I’m a half marathoner!!! My time was a bit longer than I was expecting, but still just under my main goal of three hours. I can’t wait until the day I can aim for sub 2-hours. I do think that day will come.
I was doing great and staying below a 13-minute pace until about mile 9 when my running just gave out and my legs said no more. So I shortened my run/walk ratio, but ended up walking about 75% of the last three miles. Ah, well. I finished! When I started I kept an 8:1 run / walk ratio and didn’t drop to 5:1 until mile 9. By 11.5 miles I was pretty much running for one minute and walking for a whole lot more. I have never been so happy to see the finish line (although WHY do they torture us with the finish line hills??).
I started the race pretty well, trying to stay slow and not go too fast. The course was crazy crowded on the loop around Lower Hutchinson Field, but opened up once we hit the lakefront path past the Shedd (ok, it usually opens up when you run back of the pack, though). I was feeling pretty good all the way to the turnaround point which was just past halfway. I literally wanted to do a Rocky dance then and there and was confident I was going to finish with a great time. I’m really glad I had been doing my long runs on the path and knew the course fairly well and when to prepare for hills and knowing how far I had run and how much mileage was left to go.
Around mile 9, though, the wheels were getting wobbly. I never ran out of water (ran with my handheld bc of the aid station mystery), was popping decent amounts of shot bloks, and not feeling weak or sore or tired. I did get hungry at mile 8, but nothing I could do. That eventually passed.
Around mile four, I passed my mom and sister who both came to spectate. They parked at 31st Street and waited for me. They even made me a sign! I was glad I had my aviators on because I did choke back some tears. I passed them again on the way back (mile 11ish) and my sister ran with me a little bit to refill my water bottle, so that was cool. There was a random group of college kids on the path at the same time. They saw the sign my mom was holding, and all of a sudden started cheering for me, too — Go Stacey! Haha, that was pretty cool.
Once I hit McCormick Place on the way back, though, I was walking. Tried walking fast, and ran in 30-60 second spurts. At this point my eyes were glued to my watch. I knew I wasn’t going to make 2:45 (really really optimistic goal), I thought I could still make 2:55, but my energy was just sapped. I knew I could still beat 3 hours, so I did. I tried to run the entire distance around the Shedd, but only did about 2/3 of it. I was passing people, but other people were passing me, too. Once I made it to the museum campus tunnel, I knew the end was so so near. Tons more spectators appeared and were cheering us slow pokes on. That was great (even though most of them look past you for their own runners). Then I saw the finish line. I always want to run across the line, so I gathered whatever energy I could and powered up (what is probably not that bad on a non-race day) that hill and crossed the finish.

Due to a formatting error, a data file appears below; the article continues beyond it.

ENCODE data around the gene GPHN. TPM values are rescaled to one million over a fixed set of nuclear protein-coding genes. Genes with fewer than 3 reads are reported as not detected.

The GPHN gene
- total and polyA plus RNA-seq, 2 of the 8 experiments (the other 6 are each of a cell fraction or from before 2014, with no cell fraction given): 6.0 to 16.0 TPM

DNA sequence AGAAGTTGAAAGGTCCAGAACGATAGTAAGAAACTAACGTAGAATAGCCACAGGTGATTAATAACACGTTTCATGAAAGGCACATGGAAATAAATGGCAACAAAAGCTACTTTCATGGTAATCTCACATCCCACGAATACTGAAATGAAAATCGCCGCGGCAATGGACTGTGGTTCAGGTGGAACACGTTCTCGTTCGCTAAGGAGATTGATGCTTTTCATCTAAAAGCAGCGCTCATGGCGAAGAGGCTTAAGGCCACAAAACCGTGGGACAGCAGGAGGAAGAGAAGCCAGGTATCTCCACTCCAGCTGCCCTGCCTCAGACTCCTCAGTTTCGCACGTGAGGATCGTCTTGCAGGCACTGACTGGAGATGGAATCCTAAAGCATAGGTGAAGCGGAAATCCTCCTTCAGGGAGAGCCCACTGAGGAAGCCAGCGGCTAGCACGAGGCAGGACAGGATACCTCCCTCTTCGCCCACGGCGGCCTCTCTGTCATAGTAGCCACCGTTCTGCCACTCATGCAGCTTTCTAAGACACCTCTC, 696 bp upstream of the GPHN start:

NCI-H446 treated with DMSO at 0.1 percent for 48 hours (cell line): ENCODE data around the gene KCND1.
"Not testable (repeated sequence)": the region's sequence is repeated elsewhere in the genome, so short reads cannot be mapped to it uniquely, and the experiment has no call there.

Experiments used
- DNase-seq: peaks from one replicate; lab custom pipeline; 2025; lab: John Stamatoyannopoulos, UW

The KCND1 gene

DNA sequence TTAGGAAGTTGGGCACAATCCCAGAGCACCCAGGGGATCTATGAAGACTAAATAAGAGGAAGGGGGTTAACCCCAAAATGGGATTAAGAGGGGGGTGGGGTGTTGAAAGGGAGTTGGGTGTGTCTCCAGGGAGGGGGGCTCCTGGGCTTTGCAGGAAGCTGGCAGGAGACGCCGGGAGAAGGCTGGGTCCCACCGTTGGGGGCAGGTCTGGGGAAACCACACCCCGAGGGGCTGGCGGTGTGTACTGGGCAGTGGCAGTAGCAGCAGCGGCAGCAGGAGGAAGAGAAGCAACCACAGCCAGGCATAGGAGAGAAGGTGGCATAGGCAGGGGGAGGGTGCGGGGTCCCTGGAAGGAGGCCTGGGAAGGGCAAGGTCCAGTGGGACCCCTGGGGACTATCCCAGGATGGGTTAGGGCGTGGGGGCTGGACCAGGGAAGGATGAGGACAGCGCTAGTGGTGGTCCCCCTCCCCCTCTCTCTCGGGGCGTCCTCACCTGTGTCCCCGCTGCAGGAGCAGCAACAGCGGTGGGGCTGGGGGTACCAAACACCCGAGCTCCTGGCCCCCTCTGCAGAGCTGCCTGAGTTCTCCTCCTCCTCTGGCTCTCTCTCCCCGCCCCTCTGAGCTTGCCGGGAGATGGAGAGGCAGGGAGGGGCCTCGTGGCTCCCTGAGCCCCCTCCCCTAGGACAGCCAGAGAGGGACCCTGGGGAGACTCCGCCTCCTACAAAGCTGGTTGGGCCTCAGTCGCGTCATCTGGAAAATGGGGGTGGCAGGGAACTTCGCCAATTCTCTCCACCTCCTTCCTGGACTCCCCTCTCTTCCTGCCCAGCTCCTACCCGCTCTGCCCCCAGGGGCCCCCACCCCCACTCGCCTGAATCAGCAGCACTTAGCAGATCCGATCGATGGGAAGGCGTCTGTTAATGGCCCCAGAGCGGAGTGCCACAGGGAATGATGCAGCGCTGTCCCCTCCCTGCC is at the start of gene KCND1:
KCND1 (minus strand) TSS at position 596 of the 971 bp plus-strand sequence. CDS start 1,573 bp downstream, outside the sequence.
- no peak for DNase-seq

My final time was 2:58:46 with an average pace of 13:39. If I hadn’t needed to walk so much, I would have at least met McMillan’s time of 2:55. C’est la vie! This was my first half, and I am really just glad that I was able to finish. While 51 runners passed me, I passed 83! That’s a nice statistic you don’t see on most official race results. And this is a time I can definitely beat in my next half (most likely next spring).
I will admit I was getting nervous about the race organization in the days leading up. Despite many many questions from participants on facebook and via emails, Team Ortho was not telling people how many or where any aid stations would be. Frankly, based on what they were posting and responding to, it seemed like they were only interested in selling merchandise and signing people up for their January races instead of focusing on Monster Dash. They finally gave the number of aid stations on Saturday — the day before the race. Team Ortho DEFINITELY needs to work on its communication skills. If you are going to have social media, then RESPOND to social media (and don’t delete posts – geez). It just seems suspicious to me when registration fees and increases are not published and the organizers are more interested in selling merchandise than answering valid participant questions.
On race day, though, I must say everything went smoothly. People actually lined up by race and pace which was nice. There probably could have been 1-2 more aid stations, but the volunteers at the water tables were great. Course markings / marshals could have been a little more prevalent on the half marathon course, but I don’t think anyone got lost. There were enough medals at the end. Food was a bit on the light side (only a bagel and packet of salted peanuts?) and finish line water / Powerade was only in cups, no bottles.
Still, the atmosphere, participants and course were all phenomenal. If you get a discount, I would say sign up for this race. And if you aren’t a runner, I still say go spectate this race because the costumes are quite the sight to see! If you want to see some of the highlights from this year, find the race’s facebook page. There were a lot of zombies and superheroes, but also Staley Bear, a dinosaur, some bacon and eggs. Just lots of good stuff.
So my first half marathon is in the books. Time to find the next one! In the next few days, I’ll write up a post about my training, slacking off and learning lessons.
Ciao for now!